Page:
Discovered: Human brain cells increase mice's brain power; Google searches can reveal bad drug interactions; you never need to go outside again; bees love caffeine.
Human brain cells increase mice's brain power. When transplanted into mice, glia — the special cells which envelope nerve cells — can enhance the brain function of lowly mice, researchers in Rochester, New York announced today. Previously thought to be mostly janitorial, glia appears to have affected how mice stored memories, which means it may have a more prominent role in the brains of humans, especially in curing those who have neurological illnesses. "Many neuroscientists essentially ignore glia," notes Science News. "[but] it is becoming clear that the [glia cells] — which make up about 90 percent of the brain — are more important than some people believe." [Science News]
Google searches can reveal bad drug interactions. You may have searched the web for interactions between certain drugs — a blood thinner and an antibiotic, say — to make sure that you don't hurt yourself. A team at Stanford University says if you aggregate a bunch of people's search terms — in the same manner Google tracks the spread of the flu — you can figure out which drugs adversely interact with each other. As a test, the team studied the search data of people taking two different drugs, looking for terms related to illness. "There was a clear spike in searches combining the symptoms" — "together with both drug names, over and above the signal for either drug searched alone." [New Scientist]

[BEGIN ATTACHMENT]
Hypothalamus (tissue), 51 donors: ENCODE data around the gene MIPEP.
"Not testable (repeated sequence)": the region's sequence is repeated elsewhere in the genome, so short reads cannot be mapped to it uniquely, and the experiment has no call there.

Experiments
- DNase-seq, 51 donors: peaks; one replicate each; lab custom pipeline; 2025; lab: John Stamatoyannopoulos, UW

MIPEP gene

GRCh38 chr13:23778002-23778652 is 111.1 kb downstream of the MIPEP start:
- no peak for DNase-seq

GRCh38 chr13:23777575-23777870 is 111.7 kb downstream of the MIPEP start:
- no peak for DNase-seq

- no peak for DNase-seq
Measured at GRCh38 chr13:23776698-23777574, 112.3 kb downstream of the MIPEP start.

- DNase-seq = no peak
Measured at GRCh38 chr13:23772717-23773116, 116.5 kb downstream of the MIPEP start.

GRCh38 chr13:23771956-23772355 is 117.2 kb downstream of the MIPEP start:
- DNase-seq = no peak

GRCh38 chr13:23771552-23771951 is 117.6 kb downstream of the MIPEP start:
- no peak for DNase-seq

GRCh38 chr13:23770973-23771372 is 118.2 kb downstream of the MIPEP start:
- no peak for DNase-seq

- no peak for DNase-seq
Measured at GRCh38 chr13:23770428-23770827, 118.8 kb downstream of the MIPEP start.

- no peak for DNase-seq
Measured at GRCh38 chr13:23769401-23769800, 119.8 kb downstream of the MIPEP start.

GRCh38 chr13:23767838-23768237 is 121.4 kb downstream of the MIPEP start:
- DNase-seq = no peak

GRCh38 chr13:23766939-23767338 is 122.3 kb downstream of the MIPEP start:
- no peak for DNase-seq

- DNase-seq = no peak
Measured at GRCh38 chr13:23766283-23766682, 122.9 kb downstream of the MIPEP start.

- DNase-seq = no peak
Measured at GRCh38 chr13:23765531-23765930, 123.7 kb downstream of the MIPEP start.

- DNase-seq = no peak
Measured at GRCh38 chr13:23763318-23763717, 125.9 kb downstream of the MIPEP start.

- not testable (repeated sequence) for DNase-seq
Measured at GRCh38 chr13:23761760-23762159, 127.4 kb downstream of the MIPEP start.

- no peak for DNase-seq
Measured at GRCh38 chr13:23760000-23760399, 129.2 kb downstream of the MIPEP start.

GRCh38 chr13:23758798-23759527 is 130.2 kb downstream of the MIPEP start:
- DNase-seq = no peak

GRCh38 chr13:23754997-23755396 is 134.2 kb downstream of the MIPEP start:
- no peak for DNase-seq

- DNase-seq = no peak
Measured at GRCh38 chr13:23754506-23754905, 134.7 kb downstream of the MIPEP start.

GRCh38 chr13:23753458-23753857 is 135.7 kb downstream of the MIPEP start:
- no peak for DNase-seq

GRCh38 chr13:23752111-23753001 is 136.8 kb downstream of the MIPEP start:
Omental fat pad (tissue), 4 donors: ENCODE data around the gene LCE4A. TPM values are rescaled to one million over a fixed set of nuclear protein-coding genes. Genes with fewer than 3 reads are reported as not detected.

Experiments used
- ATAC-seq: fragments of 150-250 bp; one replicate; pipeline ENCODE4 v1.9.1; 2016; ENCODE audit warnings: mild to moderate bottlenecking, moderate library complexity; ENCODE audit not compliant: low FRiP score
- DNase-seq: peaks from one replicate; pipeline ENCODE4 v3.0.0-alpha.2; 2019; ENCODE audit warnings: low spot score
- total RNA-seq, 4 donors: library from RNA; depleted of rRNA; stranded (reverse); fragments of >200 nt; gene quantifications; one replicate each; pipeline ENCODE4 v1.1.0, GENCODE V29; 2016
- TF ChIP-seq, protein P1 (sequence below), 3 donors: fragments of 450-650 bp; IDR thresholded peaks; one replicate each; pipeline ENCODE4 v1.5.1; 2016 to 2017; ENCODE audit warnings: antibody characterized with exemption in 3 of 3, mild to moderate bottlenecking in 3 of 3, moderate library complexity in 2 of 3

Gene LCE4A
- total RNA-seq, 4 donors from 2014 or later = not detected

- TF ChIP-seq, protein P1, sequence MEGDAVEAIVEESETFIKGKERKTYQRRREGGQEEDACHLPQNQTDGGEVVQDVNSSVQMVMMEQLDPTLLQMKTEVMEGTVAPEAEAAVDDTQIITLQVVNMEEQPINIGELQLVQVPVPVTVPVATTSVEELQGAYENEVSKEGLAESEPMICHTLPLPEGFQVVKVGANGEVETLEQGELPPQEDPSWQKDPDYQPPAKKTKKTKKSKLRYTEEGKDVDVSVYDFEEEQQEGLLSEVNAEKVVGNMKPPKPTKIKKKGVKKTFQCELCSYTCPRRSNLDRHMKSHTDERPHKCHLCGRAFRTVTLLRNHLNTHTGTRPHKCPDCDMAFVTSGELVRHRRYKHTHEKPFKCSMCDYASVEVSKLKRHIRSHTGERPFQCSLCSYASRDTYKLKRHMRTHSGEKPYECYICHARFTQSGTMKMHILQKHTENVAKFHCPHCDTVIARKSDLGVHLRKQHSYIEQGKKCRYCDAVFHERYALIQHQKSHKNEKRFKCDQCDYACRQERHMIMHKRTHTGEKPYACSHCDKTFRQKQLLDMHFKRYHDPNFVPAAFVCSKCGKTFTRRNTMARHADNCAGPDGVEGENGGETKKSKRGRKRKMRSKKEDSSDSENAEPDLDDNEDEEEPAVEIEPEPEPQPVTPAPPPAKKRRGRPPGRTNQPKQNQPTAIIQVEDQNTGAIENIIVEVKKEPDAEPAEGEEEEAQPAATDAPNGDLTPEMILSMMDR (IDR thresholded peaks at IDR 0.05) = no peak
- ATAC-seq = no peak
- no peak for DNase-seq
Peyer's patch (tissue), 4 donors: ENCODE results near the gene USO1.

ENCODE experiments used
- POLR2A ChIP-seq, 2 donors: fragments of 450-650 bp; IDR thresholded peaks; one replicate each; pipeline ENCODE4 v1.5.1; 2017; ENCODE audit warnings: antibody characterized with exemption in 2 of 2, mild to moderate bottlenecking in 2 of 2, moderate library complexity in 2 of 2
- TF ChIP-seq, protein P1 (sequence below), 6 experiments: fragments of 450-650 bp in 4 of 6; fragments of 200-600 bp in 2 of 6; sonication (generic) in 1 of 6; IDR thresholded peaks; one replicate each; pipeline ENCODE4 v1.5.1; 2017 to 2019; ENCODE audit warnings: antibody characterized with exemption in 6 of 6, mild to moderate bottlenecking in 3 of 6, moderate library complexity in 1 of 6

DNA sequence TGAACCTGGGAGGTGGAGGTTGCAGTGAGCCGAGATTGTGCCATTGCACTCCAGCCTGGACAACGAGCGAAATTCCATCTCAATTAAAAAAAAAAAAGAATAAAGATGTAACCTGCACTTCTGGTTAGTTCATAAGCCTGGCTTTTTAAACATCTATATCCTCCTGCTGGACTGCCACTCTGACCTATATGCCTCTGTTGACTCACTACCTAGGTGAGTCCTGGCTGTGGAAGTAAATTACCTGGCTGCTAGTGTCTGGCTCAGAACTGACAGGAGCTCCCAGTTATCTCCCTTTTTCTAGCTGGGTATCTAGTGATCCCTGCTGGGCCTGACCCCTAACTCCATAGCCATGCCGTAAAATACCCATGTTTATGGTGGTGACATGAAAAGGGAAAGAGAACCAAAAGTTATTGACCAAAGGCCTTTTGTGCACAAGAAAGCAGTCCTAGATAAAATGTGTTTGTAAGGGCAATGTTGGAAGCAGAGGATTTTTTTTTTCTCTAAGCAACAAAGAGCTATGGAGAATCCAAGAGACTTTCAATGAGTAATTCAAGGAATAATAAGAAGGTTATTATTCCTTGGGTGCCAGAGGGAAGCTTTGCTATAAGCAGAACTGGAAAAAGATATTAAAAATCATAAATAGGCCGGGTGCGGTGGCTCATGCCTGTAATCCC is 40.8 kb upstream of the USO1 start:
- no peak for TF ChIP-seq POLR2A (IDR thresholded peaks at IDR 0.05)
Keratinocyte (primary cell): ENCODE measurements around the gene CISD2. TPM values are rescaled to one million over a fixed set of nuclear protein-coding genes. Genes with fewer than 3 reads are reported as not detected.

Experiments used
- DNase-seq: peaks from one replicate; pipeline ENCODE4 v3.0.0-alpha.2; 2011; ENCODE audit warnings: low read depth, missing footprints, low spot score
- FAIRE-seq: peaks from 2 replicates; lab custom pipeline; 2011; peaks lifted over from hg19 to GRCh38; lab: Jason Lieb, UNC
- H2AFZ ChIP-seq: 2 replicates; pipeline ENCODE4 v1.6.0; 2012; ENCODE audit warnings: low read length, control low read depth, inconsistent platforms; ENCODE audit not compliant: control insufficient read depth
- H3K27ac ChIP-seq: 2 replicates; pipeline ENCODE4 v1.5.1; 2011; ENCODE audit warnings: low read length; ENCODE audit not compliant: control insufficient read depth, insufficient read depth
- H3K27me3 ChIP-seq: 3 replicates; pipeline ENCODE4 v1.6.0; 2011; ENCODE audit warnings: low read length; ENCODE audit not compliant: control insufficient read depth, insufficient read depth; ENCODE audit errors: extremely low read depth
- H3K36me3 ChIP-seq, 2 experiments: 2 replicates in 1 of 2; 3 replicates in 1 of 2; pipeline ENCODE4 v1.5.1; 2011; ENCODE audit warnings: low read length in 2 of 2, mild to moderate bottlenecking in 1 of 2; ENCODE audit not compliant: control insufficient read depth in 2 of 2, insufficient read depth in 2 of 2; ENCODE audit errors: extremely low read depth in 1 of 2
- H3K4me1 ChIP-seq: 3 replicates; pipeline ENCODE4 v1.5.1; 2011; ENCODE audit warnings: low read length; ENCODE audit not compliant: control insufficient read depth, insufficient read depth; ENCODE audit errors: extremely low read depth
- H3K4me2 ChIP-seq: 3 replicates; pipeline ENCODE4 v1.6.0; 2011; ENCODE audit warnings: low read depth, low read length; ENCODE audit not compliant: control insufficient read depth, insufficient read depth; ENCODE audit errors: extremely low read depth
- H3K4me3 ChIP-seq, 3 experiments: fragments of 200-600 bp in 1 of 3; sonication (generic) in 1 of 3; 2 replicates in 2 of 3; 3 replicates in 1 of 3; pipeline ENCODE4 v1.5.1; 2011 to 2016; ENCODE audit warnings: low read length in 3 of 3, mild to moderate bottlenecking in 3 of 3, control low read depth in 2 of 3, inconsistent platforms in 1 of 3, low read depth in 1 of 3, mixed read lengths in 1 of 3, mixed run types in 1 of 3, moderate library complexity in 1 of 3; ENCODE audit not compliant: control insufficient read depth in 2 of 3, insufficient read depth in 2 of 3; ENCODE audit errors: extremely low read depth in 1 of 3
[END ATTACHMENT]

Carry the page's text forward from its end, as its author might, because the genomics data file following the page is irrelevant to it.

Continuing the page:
You never need to go outside again. You don't really need to prove that going for a walk in the woods tends to be relaxing. But now you might not even have to step outside to gain any of nature's relaxing effects. A Japanese immunologist found that simply the smell of trees and other flora can induce the human body to release stress-decreasing hormones. For now it's unclear whether the effect is causal or correlative. Memories of scent are incredibly powerful, so the smell of a tree could be conjuring a pleasant memory rather than chemically altering the human body. But the notion is attractive for office-dwellers who love getting outside but rarely have the time to wander among the trees. [The Atlantic Cities]
Bees love caffeine. It is a truth universally acknowledged that a tired person wants caffeine. (That, or to go to bed.) English bee researchers have discovered this overarching principle applies to honeybees, too. The researchers found that bees, like humans, get a cognitive kick from the stimulant, after the researchers dosed the nectar of plants that the bees under study were pollinating. While the effect on bees may seem kind of obvious — who doesn't love caffeine? — the study also shows that the brain chemistry of all species, both high and low on the food chain, may be more similar than dissimilar, at least in terms of how our brains — or a bee's — process rewards. Like caffeine. [The New York Times]
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